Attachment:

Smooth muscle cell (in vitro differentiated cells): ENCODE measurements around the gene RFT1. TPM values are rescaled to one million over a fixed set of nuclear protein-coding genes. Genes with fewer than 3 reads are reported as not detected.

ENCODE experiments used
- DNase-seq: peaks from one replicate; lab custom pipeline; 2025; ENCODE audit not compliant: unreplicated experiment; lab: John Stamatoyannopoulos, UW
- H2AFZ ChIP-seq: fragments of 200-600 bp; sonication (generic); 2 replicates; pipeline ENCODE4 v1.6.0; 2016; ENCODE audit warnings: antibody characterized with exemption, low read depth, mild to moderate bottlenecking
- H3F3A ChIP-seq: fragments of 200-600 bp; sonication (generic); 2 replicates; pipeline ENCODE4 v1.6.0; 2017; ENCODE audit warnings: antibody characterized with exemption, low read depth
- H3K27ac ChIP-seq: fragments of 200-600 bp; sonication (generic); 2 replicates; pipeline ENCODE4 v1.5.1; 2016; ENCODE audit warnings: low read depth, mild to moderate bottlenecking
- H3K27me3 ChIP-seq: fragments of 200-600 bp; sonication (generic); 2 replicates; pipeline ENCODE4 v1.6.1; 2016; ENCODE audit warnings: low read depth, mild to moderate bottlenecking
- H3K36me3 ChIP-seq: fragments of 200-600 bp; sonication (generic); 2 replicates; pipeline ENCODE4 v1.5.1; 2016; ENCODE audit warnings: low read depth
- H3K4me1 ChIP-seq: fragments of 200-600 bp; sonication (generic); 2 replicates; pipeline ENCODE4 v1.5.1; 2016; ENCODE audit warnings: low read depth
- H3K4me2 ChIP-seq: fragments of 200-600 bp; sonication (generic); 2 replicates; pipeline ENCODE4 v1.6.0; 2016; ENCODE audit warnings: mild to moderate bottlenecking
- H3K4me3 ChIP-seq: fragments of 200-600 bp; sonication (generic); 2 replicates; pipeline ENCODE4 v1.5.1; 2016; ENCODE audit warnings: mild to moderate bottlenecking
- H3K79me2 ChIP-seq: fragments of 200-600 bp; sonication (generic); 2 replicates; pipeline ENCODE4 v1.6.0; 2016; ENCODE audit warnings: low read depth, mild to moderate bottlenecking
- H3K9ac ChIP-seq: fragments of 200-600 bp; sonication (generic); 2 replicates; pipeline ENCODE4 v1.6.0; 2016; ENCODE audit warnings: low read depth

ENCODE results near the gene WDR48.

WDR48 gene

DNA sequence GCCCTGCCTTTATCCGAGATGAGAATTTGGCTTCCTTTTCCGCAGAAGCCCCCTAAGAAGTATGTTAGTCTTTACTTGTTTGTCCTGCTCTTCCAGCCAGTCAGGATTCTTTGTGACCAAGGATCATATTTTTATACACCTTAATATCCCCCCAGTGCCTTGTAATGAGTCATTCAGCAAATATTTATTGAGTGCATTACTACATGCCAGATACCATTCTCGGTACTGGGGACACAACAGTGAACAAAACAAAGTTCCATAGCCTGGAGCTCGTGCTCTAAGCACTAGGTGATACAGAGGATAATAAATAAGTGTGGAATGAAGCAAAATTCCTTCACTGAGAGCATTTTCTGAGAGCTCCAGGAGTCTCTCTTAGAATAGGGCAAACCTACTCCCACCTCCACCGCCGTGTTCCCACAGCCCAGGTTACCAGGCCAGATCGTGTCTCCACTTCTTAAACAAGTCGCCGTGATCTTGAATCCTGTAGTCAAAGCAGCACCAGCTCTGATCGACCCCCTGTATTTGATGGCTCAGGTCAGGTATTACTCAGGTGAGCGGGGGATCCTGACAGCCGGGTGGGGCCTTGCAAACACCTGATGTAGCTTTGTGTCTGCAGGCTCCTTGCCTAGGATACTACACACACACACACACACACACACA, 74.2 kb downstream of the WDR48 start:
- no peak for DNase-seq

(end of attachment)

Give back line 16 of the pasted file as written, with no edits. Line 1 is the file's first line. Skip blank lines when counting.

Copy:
DNA sequence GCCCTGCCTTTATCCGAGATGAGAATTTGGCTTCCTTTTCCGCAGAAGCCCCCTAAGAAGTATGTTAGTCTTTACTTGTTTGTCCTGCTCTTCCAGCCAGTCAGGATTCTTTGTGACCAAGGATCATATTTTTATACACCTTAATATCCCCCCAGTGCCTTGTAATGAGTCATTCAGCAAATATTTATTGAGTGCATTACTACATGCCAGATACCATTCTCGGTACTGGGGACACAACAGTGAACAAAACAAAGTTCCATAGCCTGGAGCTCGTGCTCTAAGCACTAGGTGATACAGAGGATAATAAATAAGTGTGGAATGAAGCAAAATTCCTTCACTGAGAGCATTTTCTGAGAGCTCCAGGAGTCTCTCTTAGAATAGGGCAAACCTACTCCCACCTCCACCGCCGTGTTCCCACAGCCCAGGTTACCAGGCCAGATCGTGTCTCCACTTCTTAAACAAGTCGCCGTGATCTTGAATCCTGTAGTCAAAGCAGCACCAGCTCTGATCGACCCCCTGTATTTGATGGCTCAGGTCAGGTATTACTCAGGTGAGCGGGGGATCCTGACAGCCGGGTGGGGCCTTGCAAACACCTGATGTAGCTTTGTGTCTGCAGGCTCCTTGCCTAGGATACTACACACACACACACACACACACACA, 74.2 kb downstream of the WDR48 start: